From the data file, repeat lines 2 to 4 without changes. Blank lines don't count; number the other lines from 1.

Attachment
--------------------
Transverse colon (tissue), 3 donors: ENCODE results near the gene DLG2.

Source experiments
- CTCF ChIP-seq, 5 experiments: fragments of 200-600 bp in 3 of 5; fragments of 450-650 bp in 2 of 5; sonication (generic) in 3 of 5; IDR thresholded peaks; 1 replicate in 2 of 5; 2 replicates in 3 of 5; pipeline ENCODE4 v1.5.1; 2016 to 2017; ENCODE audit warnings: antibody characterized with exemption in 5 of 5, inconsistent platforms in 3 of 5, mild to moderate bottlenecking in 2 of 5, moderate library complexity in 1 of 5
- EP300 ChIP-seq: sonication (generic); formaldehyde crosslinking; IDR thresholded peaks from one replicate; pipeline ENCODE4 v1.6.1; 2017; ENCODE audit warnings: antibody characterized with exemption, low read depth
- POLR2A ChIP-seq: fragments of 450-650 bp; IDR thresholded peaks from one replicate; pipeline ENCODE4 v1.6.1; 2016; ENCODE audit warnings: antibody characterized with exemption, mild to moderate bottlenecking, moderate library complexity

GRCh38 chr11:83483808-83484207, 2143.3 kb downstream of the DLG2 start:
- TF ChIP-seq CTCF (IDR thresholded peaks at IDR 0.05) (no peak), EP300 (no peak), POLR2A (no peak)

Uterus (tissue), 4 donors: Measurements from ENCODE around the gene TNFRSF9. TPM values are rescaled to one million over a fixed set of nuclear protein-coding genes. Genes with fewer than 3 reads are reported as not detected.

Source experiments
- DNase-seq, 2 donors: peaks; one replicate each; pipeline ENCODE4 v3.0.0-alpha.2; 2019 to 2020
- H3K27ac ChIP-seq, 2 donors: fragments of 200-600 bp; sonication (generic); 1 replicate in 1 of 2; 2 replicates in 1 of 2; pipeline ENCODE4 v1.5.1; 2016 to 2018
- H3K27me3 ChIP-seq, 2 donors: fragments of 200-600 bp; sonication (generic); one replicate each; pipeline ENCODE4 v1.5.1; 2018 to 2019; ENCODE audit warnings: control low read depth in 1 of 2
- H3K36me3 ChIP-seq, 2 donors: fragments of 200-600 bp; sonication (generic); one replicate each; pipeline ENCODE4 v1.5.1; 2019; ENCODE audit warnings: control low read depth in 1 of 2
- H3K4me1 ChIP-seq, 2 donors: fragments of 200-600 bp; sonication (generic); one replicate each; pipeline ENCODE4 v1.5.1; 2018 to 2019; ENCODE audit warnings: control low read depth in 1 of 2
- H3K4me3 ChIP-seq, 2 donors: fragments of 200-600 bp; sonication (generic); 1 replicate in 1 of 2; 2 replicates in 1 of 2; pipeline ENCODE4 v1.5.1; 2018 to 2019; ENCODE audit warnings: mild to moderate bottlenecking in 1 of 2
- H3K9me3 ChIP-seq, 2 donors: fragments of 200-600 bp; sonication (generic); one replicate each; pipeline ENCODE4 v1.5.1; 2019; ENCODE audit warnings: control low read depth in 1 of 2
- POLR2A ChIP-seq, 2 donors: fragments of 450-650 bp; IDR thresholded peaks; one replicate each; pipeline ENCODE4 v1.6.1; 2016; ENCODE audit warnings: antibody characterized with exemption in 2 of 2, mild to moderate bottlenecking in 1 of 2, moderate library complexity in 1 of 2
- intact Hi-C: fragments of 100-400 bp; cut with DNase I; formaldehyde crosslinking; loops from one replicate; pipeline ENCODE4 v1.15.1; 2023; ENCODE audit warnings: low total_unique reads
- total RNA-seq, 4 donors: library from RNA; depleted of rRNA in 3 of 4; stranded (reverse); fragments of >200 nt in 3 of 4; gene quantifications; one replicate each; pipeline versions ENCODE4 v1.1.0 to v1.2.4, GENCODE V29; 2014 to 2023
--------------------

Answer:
Source experiments
- CTCF ChIP-seq, 5 experiments: fragments of 200-600 bp in 3 of 5; fragments of 450-650 bp in 2 of 5; sonication (generic) in 3 of 5; IDR thresholded peaks; 1 replicate in 2 of 5; 2 replicates in 3 of 5; pipeline ENCODE4 v1.5.1; 2016 to 2017; ENCODE audit warnings: antibody characterized with exemption in 5 of 5, inconsistent platforms in 3 of 5, mild to moderate bottlenecking in 2 of 5, moderate library complexity in 1 of 5
- EP300 ChIP-seq: sonication (generic); formaldehyde crosslinking; IDR thresholded peaks from one replicate; pipeline ENCODE4 v1.6.1; 2017; ENCODE audit warnings: antibody characterized with exemption, low read depth